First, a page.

# 6.3: Probability Distribution Function (PDF) for Discrete Random Variables

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All random variables have the value assigned in accordance with a probability model. For discrete variables, this assigning of probabilities to each possible value of the random variable is called a probability distribution function, or PDF for short.

This probability distribution function is written as $$P(X=x)$$ or $$P(x)$$ for short. This PDF can be read as “The probability the random variable $$X$$ equals the value $$x$$.”

Additionally, probability statements can be written as inequalities.

$$P(X < x)$$ means the probability the value of the random variable is less than $$x$$.

$$P(X \leq x)$$ means the probability the value of the random variable is at most $$x$$.

$$P(X > x)$$ means the probability the value of the random variable is more than $$x$$.

$$P(X \geq x)$$ means the probability the value of the random variable is at least $$x$$.

Like any function in Mathematics, a probability distribution function can be defined by a description, a table, a graph or a formula. The general method of assigning probabilities to values follows this procedure.

Procedure for creating a discrete probability distribution function

1. Define the random Variable $$X$$
2. List out all possible values
3. Assign probabilities to each value. You can use counting methods or relative frequencies.
4. This assignment must follow these two rules: $$P(x) \geq 0$$ and $$\sum P(x)=1$$

Example: Flip two coins

Two coins are flipped and the number of heads are counted.

$$X$$ = the number of heads when two coins are flipped

Possible Values = {0, 1, 2}

Here are 5 possible probability distribution functions:

A B C D E
$$x$$ $$P(x)$$
0 1/3
1 1/3
2 1/3
$$x$$ $$P(x)$$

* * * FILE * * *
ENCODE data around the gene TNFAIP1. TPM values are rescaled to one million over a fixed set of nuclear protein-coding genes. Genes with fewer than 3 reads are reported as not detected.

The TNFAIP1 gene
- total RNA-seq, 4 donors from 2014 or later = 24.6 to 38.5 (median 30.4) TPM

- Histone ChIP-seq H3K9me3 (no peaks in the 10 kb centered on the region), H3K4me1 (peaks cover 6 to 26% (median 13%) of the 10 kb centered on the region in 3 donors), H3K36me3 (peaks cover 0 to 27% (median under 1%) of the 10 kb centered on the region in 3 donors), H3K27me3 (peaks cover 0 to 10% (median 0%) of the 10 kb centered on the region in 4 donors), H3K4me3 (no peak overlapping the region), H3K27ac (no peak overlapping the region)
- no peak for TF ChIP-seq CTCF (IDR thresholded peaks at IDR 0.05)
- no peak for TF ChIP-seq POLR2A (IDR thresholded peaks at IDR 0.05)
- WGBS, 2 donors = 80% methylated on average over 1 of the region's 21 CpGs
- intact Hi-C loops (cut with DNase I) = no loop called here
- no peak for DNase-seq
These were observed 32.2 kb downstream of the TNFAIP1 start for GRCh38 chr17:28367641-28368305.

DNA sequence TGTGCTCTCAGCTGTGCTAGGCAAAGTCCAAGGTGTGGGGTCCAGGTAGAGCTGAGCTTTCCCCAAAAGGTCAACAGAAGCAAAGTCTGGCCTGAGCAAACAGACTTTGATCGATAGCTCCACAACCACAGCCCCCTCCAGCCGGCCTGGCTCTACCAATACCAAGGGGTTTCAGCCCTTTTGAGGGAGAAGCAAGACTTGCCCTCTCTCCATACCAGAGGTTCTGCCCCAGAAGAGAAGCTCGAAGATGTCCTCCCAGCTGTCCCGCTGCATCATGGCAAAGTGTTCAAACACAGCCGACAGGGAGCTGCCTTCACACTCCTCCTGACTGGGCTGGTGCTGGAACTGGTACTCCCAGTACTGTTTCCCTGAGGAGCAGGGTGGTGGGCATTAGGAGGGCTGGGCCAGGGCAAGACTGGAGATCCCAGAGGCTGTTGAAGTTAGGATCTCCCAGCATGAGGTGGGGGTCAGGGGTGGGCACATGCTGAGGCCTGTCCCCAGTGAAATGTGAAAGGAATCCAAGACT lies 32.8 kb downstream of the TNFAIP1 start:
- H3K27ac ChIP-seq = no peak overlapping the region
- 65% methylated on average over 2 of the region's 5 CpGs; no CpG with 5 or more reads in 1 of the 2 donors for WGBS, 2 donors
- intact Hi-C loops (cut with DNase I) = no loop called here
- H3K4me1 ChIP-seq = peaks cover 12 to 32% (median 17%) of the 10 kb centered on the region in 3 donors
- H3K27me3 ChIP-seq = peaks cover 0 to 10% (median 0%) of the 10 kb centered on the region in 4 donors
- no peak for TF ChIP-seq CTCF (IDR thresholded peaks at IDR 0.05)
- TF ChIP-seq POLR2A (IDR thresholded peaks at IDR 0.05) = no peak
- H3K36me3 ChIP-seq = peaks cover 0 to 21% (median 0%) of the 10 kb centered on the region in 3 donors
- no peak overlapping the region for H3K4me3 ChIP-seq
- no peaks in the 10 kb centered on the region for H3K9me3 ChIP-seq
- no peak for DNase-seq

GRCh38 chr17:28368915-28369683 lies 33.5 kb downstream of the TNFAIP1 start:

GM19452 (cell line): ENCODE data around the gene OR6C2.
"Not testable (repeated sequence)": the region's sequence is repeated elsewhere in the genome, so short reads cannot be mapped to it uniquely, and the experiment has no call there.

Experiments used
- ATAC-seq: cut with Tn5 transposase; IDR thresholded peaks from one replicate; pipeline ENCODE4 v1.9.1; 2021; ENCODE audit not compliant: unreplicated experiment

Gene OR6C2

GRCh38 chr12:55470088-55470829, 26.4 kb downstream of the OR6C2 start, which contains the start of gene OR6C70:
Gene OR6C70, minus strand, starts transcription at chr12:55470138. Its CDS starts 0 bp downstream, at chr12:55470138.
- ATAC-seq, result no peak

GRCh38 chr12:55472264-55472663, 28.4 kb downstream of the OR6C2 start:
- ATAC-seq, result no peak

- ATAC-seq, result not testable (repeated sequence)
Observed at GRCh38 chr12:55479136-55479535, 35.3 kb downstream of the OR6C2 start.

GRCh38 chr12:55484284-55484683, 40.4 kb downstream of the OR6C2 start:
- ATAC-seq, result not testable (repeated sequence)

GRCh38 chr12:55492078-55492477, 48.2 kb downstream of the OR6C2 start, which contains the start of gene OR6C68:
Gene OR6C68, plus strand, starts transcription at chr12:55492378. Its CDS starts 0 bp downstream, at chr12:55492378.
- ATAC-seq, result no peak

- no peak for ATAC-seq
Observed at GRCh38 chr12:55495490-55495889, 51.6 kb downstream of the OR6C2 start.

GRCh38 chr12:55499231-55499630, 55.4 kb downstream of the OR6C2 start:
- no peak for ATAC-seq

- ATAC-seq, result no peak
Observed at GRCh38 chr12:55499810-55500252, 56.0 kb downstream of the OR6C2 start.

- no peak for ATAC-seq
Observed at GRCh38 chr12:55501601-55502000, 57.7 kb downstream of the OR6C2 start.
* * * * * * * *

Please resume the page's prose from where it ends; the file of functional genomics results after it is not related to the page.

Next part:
0 0.25
1 0.50
2 0.25
$$x$$ $$P(x)$$
0 0
1 0
2 1
1$$x$$ $$P(x)$$
0 0.3
1 0.3
2 0.3
$$x$$ $$P(x)$$
0 0.6
1 -0.1
2 0.5

Models A, B and C are valid because each probability assignment is non‐negative and all probabilities total to 1.

Model B is the correct model for flipping fair coins as there are two ways to get one head.

Model C (a coin that only comes up head) is valid since zero probability is allowed.

Model D is invalid since the probabilities do not total to 1.

Model E is invalid because negative probabilities are not allowed.

Example: Multiple choice test

Students are given a multiple choice exam with 4 questions.

The random variable X = the number answers correct. Possible values = {0, 1, 2, 3, 4}

From past data, 10% of students get zero correct answers, 10% get exactly one correct answer, 20% get two correct, and 40% get three correct. Since the probabilities must add to 1, it can be determined that 20% of students got all correct, and the PDF can be finished.

$$x$$ $$P(x)$$
0 0.1
1 0.1
2 0.2
3 0..4
4 0.2

Solution

We can use the table to answer any type of probability question:

The probability of exactly 2 questions correct:  $$P(X =2) = P(2) = 0.2$$

The probability of fewer than 2 questions correct:  $$P(X < 2) = P(0) + P(1) = 0.1 + 0.1 = 0.2$$

The probability of more than 2 questions correct:  $$P(X > 2) = P(3) + P(4) = 0.4 + 0.2 = 0.6$$

The probability of at least 2 questions correct:  $$P(X \geq 2) = P(2) + P(3) + P(4) = 0.2 + 0.4 + 0.2 = 0.8$$

The probability of at most 2 questions correct:  $$P(X \leq 2) = P(0) + P(1) + P(2) = 0.1 + 0.1 + 0.2 = 0.4$$

The probability at least 1 question correct:  $$P(X >1) = 1 – P(0) = 1 – 0.1 = 0.9$$

The last example was done using the Rule of Complement. The complement of “at least one correct answer” is “zero correct answers”.

This page titled 6.3: Probability Distribution Function (PDF) for Discrete Random Variables is shared under a CC BY-SA 4.0 license and was authored, remixed, and/or curated by Maurice A. Geraghty via source content that was edited to the style and standards of the LibreTexts platform; a detailed edit history is available upon request.